This type of injury results from the tearing of the posterior cruciate ligament (PCL) in its fibers or at its attachment to the femur or tibia.
Immediately after injury, the knee swells rapidly over the next 3 to 6 hours. Swelling makes the knee stiff and painful, with difficulty walking. Later on, pain and weakness set in. The knee sometimes dislocates at the time of the tear.
The injury usually occurs after a fall on the knee or a strong blow to the front of the lower leg, just below the knee. This injury often occurs during sports or running.
If untreated, the knee may repeatedly give way. This can lead to additional injury and possible arthritis.
Pre-season conditioning before participating in a sport is the best prevention. Sports safety guidelines for adults, adolescents, and children should be followed.
Diagnosis is based initially on history and physical exam. A bruise on the front of the leg just below the knee may be noticed as well as a swollen knee joint. Joint x-rays may be normal. Sometimes swelling or a chip of bone broken off the tibia at the back of the knee joint may be shown. An MRI scan confirms the diagnosis.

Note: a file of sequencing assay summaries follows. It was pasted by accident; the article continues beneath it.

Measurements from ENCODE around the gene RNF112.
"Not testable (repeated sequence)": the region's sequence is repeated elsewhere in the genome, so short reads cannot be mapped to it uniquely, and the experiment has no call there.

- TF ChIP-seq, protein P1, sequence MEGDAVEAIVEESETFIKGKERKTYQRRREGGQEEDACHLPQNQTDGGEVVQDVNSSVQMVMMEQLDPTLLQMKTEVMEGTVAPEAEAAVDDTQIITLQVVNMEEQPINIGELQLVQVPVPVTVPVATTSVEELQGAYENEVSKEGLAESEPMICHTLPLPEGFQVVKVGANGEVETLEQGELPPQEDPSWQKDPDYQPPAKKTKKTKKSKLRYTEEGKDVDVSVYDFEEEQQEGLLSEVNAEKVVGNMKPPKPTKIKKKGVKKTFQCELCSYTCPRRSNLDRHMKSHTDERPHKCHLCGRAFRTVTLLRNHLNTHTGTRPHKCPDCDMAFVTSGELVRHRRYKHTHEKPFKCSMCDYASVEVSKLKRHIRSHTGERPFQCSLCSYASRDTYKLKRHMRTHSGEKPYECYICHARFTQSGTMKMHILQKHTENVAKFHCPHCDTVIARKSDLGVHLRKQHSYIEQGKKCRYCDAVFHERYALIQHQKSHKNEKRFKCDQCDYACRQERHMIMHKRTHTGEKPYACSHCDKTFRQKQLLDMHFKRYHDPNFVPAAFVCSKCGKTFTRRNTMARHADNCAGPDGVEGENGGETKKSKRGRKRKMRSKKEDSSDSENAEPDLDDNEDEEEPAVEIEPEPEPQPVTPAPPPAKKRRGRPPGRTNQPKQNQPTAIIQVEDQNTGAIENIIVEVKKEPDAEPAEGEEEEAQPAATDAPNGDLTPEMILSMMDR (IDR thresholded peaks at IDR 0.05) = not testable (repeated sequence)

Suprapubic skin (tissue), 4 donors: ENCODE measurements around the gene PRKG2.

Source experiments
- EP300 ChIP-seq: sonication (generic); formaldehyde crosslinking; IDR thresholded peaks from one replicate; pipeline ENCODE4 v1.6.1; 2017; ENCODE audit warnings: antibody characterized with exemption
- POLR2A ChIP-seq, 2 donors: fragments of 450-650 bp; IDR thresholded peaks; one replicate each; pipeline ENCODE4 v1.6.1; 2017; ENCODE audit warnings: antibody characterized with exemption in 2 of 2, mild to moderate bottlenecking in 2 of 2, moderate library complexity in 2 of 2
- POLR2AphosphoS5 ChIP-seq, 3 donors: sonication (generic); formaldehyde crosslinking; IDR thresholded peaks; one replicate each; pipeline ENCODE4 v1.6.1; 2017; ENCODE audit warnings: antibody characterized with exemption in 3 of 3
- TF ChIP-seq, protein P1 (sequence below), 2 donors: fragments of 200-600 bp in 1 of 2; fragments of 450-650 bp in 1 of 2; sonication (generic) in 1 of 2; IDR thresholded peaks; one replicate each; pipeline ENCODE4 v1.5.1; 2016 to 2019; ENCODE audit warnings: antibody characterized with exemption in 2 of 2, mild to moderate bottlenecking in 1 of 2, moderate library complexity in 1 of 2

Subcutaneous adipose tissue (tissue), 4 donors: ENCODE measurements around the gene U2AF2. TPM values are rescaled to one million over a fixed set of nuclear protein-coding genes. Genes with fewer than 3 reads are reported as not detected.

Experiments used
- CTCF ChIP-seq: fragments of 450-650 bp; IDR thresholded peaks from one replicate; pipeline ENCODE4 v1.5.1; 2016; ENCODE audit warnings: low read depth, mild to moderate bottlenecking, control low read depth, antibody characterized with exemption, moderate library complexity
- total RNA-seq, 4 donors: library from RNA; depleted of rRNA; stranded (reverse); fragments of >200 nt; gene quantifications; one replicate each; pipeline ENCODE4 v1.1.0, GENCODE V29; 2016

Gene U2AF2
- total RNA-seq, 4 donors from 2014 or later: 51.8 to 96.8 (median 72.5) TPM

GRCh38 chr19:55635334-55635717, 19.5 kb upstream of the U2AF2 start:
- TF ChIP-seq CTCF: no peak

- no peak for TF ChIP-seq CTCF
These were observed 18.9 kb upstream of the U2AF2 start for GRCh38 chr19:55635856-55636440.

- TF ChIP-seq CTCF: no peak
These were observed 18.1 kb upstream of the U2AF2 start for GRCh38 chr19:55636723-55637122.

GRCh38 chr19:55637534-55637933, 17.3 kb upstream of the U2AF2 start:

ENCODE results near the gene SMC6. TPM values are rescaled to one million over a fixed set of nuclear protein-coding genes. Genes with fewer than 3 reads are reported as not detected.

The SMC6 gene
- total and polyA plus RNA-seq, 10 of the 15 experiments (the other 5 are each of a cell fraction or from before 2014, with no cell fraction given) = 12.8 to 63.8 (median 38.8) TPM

Treatment depends on the degree of instability, the person's age, and anticipated future activities. Initial treatment is a brief period of RICE (rest, ice, compression, and elevation). Non-steroidal anti-inflammatory medications (NSAIDs) such as ibuprofen (i.e. Advil, Motrin) or naproxen (Naprosyn, Aleve, Anaprox, Naprelan) can help relieve pain.
An exercise program may help to regain motion and strength of the knee, especially the upper thigh. For the young athlete, surgical reconstruction of the ligament may be appropriate. In an older, non-athletic person, a non-surgical approach, such as a brace, may be chosen. Physical therapy is generally ordered after surgery.
NSAIDs may have adverse effects on the stomach, liver, or kidneys.
PCL injury can result in serious damage to the nerves or the artery behind the knee. Treatment may not be successful in restoring stability to the knee. Stiffness and weakness of the knee may remain. Infection is possible after any operation.
The person will be asked to observe for symptoms of instability, with repeated episodes of pain, swelling, giving way, or locking of the knee.